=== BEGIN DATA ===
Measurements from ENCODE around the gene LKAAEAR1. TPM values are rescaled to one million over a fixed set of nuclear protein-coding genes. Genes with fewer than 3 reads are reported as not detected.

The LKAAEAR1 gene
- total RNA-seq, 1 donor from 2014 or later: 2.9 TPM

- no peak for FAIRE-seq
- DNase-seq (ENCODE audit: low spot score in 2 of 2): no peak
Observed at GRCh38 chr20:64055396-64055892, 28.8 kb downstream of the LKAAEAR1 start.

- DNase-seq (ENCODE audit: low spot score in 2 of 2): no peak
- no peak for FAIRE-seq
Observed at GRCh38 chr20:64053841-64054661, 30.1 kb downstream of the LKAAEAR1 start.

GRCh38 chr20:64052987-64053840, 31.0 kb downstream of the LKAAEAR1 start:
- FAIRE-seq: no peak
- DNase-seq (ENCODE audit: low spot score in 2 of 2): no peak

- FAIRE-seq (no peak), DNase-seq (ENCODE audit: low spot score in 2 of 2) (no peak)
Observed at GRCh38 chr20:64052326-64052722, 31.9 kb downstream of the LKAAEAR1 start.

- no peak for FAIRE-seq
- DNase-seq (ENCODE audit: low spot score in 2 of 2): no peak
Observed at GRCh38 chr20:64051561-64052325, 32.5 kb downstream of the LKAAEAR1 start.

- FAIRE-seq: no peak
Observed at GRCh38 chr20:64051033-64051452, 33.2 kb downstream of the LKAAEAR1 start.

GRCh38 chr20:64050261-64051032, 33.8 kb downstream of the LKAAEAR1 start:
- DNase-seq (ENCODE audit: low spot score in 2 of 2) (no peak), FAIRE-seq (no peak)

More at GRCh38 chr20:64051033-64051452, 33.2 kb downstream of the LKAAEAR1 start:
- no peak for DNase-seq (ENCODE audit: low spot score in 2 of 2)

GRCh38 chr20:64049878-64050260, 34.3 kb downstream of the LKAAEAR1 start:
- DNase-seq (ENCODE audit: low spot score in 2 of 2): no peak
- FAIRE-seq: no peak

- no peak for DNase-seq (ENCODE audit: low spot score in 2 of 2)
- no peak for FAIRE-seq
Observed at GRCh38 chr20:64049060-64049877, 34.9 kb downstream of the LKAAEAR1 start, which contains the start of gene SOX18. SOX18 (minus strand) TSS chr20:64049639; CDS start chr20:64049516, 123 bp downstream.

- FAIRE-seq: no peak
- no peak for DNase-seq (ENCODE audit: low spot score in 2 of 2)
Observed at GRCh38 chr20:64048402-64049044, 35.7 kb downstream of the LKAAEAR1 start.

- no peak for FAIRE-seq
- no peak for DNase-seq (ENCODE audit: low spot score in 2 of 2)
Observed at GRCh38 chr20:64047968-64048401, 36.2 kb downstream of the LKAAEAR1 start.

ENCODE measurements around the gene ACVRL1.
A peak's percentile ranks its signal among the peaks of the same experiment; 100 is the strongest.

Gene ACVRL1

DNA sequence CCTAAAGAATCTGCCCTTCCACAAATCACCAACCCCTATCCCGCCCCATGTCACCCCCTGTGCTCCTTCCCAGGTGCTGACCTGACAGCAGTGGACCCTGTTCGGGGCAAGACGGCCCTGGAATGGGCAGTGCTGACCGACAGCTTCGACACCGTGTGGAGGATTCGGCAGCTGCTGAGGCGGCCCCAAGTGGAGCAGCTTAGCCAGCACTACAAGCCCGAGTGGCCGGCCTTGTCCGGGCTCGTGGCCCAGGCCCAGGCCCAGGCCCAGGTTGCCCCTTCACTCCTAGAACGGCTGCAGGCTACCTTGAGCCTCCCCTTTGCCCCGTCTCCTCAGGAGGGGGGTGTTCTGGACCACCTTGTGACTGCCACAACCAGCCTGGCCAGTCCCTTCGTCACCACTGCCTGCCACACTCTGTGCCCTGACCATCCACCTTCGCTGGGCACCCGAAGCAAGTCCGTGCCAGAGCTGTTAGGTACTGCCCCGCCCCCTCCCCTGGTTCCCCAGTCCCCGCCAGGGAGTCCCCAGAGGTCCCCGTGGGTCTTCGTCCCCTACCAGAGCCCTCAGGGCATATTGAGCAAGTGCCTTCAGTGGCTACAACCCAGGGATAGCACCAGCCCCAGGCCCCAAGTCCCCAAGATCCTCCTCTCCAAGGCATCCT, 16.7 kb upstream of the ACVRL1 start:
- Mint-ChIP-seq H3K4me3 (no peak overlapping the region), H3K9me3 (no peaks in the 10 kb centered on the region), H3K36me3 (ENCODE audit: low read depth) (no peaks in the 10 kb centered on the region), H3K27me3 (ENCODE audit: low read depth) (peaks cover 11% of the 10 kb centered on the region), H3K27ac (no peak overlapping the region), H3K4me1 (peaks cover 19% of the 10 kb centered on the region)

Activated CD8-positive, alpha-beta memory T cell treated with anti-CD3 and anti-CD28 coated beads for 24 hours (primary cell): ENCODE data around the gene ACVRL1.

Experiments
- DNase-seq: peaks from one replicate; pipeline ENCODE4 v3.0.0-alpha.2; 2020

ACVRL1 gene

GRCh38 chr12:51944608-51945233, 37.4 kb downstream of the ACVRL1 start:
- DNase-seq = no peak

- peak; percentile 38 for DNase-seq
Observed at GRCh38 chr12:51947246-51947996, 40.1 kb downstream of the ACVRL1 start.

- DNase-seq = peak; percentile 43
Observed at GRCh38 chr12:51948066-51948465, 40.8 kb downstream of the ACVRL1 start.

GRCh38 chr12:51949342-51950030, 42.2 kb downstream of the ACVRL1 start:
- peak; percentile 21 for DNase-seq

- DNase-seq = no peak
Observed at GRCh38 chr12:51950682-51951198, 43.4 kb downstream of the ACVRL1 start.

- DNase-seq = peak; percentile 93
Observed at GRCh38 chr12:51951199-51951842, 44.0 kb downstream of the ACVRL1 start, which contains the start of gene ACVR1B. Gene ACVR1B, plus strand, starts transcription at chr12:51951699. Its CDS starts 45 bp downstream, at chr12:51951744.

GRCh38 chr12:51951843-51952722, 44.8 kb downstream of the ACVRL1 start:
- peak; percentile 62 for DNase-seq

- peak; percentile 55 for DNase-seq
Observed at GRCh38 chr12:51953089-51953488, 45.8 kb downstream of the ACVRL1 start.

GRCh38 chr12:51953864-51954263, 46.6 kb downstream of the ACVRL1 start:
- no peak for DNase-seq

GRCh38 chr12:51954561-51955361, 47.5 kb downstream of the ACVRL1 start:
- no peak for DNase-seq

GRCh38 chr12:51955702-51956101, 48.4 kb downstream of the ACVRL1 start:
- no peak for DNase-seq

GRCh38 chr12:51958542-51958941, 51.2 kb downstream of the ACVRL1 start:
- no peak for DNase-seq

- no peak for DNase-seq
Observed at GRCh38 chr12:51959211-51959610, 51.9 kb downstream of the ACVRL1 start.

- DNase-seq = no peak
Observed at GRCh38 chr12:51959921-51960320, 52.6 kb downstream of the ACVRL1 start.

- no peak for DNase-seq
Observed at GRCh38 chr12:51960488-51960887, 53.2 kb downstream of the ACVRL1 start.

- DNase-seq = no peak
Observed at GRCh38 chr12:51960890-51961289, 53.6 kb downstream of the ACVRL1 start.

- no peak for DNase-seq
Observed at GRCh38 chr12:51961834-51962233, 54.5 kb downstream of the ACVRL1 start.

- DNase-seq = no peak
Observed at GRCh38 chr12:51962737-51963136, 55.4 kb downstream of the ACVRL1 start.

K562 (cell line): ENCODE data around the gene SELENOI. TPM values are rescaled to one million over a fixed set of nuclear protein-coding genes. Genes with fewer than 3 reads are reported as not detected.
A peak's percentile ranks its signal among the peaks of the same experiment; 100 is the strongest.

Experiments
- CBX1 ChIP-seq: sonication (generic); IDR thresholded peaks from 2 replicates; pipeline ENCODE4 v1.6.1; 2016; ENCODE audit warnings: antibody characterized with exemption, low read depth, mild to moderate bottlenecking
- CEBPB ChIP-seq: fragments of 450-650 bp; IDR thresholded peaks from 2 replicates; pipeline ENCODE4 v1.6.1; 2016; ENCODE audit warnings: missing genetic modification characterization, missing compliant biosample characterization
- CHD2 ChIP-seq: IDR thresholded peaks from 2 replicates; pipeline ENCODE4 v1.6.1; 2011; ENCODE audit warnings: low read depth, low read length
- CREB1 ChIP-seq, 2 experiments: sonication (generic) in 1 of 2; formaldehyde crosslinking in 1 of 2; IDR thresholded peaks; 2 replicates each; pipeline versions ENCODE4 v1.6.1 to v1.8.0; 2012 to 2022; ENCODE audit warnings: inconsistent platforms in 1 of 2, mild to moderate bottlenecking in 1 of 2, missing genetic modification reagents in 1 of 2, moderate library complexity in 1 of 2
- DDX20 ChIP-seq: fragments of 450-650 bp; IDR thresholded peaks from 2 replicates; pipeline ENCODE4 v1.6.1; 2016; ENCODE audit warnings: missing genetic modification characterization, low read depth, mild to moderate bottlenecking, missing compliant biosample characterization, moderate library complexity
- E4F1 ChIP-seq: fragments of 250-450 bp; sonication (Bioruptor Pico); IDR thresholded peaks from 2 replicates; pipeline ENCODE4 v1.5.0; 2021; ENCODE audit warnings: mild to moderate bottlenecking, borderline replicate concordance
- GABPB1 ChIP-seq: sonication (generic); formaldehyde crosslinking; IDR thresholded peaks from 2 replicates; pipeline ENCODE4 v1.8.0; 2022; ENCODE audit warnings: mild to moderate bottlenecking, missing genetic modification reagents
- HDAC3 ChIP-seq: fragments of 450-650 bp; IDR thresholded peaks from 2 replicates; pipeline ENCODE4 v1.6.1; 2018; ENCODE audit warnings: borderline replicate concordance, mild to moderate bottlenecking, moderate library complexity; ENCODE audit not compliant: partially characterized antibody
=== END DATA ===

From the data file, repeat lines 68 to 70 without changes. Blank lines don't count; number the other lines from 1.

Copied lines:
- no peak for DNase-seq

- no peak for DNase-seq
Observed at GRCh38 chr12:51959211-51959610, 51.9 kb downstream of the ACVRL1 start.